Despite mixed reviews, director Bryan Singer's Queen/Freddie Mercury movie Bohemian Rhapsody now stands as the highest-grossing music biopic ever. It's not really surprising that a movie about Queen would be a hit, as there are few musical artists that boast a back catalog full of so many enduring songs. Whether it be the titular track, "Another One Bites the Dust," "Somebody to Love," their "Under Pressure" duet with fellow iconic performer David Bowie, or one of many other hits, Queen's music still lives on today, decades after the early death of Mercury.
Of course, while it's a definite success now, Bohemian Rhapsody hasn't been without controversy. Before it was even released, credited director Bryan Singer was fired by Fox in the middle of production, and Dexter Fletcher was brought on to finish the film. Interestingly, Fletcher ended up fully directing Rocketman, an upcoming biopic of another British rock star, Elton John. Then, once it came out, many Queen fans were put off by some of the many alterations to both the band's and Mercury's personal history.
Yet, while many people took issue with things like Mercury being portrayed as gay rather than bisexual, or Mercury's AIDS diagnosis being moved forward by several years to coincide with Live Aid, most moviegoers embraced the film. Bohemian Rhapsody took the #1 spot domestically in its debut weekend, and has now grossed a whopping $539 million worldwide on a budget of only $52 million, according to the latest numbers from Box Office Mojo. This places it in the top spot both domestically and worldwide when it comes to music biopics.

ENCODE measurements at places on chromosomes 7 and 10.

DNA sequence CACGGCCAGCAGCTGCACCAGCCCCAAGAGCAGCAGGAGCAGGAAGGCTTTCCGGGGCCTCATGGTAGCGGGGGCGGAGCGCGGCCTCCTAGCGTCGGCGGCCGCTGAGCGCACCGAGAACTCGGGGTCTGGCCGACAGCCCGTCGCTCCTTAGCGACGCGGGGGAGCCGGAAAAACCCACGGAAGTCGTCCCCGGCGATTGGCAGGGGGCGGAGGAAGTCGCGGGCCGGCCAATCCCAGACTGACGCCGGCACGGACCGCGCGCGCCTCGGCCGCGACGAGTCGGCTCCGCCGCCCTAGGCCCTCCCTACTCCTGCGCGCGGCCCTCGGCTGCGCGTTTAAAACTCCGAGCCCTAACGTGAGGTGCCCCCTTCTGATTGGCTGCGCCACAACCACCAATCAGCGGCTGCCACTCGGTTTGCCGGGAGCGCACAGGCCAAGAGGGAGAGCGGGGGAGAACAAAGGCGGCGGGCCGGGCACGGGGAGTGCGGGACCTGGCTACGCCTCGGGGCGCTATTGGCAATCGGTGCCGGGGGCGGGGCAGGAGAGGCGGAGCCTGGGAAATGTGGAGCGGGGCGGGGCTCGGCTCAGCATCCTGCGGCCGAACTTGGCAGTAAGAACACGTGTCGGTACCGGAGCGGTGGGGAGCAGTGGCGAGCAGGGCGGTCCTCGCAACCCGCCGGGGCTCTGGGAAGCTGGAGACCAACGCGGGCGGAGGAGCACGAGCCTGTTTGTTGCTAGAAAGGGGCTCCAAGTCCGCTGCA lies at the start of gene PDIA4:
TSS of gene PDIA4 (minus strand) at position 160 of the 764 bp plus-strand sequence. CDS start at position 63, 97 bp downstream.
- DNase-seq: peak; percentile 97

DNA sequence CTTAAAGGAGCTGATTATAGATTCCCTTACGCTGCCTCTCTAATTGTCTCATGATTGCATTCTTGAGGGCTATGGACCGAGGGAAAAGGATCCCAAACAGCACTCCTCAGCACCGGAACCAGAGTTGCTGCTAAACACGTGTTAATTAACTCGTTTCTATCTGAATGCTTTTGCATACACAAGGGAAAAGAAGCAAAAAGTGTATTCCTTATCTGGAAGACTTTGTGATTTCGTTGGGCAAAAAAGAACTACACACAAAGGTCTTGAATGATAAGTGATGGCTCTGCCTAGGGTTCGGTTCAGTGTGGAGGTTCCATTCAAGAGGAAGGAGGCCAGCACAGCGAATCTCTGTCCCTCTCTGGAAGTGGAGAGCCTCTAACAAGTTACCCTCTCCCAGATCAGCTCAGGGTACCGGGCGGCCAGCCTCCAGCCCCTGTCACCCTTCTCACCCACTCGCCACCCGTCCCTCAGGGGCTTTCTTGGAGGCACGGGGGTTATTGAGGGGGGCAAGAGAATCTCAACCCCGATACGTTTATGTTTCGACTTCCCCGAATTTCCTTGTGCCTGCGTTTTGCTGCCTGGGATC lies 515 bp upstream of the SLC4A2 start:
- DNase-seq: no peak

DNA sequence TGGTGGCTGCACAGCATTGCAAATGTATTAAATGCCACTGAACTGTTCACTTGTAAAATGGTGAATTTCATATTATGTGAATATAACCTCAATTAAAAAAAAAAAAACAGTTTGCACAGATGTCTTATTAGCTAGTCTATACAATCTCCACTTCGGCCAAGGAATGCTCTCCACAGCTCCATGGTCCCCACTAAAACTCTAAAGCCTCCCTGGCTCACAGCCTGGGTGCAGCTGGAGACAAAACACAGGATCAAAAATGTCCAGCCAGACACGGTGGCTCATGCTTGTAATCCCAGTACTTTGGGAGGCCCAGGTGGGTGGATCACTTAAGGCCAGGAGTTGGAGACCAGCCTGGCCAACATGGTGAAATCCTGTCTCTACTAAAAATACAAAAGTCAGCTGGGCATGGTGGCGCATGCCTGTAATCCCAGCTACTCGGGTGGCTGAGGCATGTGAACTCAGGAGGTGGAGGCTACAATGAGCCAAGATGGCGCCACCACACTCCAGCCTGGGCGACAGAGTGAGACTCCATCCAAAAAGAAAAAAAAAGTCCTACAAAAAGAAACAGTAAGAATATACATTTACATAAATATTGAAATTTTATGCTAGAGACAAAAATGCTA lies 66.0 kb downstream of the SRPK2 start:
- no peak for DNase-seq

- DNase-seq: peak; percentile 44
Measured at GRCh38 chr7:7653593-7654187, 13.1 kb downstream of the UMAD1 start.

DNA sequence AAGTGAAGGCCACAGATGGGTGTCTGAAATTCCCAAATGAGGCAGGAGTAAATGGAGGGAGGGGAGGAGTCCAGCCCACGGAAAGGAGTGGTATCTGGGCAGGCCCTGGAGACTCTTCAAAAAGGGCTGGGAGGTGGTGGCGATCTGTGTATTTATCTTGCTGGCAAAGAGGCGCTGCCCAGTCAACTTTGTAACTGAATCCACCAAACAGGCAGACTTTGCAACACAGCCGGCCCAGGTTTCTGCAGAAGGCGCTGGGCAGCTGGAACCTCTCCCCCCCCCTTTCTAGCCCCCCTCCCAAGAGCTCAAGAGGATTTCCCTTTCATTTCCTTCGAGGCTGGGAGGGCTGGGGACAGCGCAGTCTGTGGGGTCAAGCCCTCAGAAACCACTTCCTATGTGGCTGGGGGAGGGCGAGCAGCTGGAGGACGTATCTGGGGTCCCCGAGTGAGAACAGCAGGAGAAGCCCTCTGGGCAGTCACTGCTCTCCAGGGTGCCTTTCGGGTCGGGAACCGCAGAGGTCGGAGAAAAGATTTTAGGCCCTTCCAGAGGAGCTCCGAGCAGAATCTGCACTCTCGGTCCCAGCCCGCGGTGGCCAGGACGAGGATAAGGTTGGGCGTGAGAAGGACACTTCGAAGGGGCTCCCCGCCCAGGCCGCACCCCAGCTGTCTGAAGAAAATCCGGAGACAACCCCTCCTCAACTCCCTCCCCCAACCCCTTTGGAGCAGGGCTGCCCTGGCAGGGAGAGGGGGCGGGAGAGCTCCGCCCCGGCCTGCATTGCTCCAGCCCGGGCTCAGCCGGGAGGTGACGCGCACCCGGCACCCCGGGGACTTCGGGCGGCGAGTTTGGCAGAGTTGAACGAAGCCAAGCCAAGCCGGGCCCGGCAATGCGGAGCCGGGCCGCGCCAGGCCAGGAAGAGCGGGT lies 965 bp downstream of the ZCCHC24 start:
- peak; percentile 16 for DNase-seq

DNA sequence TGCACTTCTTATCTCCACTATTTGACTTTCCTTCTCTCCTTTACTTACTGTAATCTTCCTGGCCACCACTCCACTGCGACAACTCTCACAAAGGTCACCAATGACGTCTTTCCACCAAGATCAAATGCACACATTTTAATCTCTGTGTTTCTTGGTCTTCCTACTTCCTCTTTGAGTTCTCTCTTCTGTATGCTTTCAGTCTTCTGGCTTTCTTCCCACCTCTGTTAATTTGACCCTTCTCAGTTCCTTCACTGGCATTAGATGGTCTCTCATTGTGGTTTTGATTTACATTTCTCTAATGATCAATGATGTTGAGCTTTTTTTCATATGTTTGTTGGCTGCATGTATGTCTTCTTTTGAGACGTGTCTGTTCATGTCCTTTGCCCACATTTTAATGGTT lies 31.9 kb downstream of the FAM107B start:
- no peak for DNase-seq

On the domestic chart, Bohemian Rhapsody sits at $164 million, just barely topping previous record holder Straight Outta Compton, a 2015 biopic of the influential rap group N.W.A. When it comes to total worldwide gross though, Bohemian Rhapsody has no competition. Its $539 million total trounces Straight Outta Compton's $201 million worldwide gross, although to be fair, that film cost half as much to make as Singer's. Other famous music biopics like Walk the Line and Ray proved unable to even cross the $200 million mark.
In a fun side effect of Bohemian Rhapsody's box office dominance, Queen's music has also recently shot back up to the high end of the charts. Considering the amount of great Queen songs featured in the film, such a result isn't shocking. Many who loved Queen before the film likely had that love rekindled, and were inspired to buy their music. Conversely, many younger people who only knew of Queen as the guys who made "We Will Rock You" and "We Are the Champions" were also likely introduced to a world of material they hadn't heard before. One doubts Freddie would've wanted it any other way.
Source: Box Office Mojo